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This morning the Rabbi from Bnai Torah in Boca, in his sermon shared  about  a boy  who is at the very extreme end of the Autistic spectrum.. He just had his Bar Mitzvah at the age of 16. This boy never spoke a word and when he tried to express himself, strange sounds came out of his mouth which was  the energy of his intentions and thoughts. How captured can one be, never to be able to fully express and have your feelings heard?

The mother dedicated her life to the wellbeing of the boy. Computer technology offered a tremendous change; he learned to express himself on the soundboard. The first sentence he wrote: “I love you Mom”. The second:” I miss you Dad.” ( His father passed). These sentences moved me deeply, knowing from nearby  the lonely place where autistic people can be. How much love they need, compassion and understanding from their environment, and how hard it can be for some of them to GIVE love. My own sister, who passed a few months ago, never spoke a word either. The computer program didn’t work for her. She seemingly chose to be at that place of loneliness, living in her own world, often very sad and unhappy. One of her deepest issues, she was never ever able to discuss and nobody could ever change that self talk in her head, was the doubt if she was worthy of being loved.

If she was lovable. That must be a terrible thought to live with, and why did she have that thought so clearly? From what place did that originate? Yes, she could hear, but she closed her self totally off. Classical music, therapeutically Mozart, she turned it always off. We as a family  did love her very much and expressed that often to her. That  sometimes  changed  her mood into a happy one.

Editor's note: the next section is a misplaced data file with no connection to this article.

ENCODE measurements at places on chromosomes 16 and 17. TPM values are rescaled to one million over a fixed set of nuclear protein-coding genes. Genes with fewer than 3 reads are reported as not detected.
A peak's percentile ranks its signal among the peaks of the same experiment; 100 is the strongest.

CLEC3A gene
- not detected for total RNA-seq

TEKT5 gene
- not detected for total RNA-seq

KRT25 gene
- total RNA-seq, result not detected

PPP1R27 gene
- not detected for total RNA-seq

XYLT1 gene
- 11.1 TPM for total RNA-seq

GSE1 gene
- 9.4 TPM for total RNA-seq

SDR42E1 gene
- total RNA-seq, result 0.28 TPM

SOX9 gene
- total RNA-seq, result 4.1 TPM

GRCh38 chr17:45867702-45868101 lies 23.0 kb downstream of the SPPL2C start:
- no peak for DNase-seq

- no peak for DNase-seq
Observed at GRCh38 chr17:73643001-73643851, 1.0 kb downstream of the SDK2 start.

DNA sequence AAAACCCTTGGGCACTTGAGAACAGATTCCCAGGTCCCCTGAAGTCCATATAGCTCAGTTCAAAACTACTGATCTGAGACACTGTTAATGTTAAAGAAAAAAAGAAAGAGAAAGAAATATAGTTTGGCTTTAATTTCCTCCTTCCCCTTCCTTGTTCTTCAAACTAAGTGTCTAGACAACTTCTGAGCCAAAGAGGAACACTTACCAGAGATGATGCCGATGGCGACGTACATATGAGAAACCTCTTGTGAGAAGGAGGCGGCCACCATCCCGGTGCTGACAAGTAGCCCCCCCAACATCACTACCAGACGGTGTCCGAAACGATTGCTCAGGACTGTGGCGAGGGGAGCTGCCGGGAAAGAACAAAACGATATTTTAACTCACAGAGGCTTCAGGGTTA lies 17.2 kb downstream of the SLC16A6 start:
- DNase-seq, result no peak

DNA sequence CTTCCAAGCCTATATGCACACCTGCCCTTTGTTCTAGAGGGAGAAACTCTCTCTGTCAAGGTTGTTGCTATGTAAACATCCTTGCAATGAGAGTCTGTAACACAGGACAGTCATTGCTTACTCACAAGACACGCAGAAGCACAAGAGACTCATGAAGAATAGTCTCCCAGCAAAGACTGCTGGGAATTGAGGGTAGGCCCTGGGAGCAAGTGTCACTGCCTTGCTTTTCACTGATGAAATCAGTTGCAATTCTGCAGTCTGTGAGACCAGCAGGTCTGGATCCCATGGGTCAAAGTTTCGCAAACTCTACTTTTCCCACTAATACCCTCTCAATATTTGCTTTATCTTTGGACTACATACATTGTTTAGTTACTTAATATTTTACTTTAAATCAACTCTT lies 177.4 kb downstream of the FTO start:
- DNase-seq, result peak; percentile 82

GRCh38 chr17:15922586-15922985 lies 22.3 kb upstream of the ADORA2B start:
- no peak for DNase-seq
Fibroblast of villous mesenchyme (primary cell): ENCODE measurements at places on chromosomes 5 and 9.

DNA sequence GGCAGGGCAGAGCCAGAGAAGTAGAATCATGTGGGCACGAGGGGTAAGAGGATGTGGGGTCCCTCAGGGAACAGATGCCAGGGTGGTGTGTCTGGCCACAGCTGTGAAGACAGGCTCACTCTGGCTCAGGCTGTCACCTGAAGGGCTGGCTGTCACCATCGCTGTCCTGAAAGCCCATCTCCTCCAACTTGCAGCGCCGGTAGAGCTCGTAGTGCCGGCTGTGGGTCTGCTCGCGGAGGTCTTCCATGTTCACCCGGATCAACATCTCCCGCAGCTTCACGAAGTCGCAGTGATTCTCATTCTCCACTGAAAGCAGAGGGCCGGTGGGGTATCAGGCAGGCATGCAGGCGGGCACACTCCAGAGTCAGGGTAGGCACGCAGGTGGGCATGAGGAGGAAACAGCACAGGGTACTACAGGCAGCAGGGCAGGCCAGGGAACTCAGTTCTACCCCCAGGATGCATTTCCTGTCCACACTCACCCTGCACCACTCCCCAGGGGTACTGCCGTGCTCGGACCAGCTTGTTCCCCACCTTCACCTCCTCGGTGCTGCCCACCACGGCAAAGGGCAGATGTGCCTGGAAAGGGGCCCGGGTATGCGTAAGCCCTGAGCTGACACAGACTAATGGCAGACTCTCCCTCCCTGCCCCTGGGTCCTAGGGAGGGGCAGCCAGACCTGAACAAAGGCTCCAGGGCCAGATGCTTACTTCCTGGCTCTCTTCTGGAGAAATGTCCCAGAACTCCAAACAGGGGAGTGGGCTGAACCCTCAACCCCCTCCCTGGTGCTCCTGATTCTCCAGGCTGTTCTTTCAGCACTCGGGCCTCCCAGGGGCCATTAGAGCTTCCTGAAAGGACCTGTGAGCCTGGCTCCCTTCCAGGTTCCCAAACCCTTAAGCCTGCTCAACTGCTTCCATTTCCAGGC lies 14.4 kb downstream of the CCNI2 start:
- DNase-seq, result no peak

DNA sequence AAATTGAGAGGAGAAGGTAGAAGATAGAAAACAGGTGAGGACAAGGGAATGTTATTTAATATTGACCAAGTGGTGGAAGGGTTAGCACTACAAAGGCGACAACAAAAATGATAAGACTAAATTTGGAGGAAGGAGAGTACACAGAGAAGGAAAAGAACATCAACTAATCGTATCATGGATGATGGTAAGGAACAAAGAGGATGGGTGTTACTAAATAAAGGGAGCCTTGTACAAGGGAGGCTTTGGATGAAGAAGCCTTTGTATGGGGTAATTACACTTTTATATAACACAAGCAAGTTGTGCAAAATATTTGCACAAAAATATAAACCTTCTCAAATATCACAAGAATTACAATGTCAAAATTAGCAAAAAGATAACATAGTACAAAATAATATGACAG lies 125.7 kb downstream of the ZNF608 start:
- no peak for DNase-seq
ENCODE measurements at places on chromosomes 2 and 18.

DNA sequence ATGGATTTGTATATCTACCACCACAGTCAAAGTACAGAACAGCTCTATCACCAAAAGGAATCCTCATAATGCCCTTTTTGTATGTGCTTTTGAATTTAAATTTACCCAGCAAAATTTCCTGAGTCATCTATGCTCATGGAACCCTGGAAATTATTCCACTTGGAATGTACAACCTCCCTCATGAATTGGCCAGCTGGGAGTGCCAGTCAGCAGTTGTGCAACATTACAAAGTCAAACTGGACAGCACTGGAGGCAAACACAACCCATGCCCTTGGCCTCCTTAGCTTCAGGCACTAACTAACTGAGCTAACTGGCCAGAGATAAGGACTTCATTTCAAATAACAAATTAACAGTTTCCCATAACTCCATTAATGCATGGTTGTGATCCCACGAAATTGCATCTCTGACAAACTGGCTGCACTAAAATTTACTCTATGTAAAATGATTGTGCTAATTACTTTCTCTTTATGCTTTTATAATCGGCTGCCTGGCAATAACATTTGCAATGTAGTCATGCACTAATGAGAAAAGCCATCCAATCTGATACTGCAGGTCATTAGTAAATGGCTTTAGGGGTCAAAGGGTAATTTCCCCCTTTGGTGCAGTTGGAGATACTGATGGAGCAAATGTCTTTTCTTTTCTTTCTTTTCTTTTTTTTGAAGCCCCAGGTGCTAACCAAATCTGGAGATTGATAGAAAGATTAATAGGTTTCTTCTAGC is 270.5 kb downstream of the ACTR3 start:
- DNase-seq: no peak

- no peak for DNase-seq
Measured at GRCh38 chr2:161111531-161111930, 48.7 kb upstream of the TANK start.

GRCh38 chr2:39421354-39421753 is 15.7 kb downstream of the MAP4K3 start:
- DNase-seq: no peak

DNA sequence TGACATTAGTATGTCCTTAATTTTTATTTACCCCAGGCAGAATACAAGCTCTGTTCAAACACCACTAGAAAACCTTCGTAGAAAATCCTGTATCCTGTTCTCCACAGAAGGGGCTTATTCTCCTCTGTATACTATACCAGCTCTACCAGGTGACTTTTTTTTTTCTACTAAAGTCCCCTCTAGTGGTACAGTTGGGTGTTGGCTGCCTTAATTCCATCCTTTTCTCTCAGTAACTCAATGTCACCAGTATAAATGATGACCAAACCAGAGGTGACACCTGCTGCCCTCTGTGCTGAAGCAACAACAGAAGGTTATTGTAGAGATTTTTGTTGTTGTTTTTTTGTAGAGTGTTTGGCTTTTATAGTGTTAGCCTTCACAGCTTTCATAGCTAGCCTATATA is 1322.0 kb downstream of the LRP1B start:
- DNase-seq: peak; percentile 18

She  never gave any affection. Her dolls she was playing with together with me who came one and a half year after her, she was carrying like bread under her arm, head down. As a little girl it freaked me out. No physical touch has been ever appreciated by my sister.

What I did learn from being with her was compassion. The guilt I felt for having my own “normal” life, was huge.  The loneliness my mother must have felt, soon after WW II in Holland, having a first born child like my sister and then to hear it was supposedly her fault, so was  told her by her doctors.  This carries a huge message. Don’t judge, don’t think you know it all, be compassionate and stay humble in whatever great place you might be. Things are often not quite as they seemed to be.

The greatness of my parents who took care of  my sister to her last breath when she died from cancer, was reflected in my sister. The last months of her life, every night she hurried to step in my parents bed before they were coming, in order  to sleep between them, as a baby. The only moments in her life she clearly  showed in her way that she needed others.

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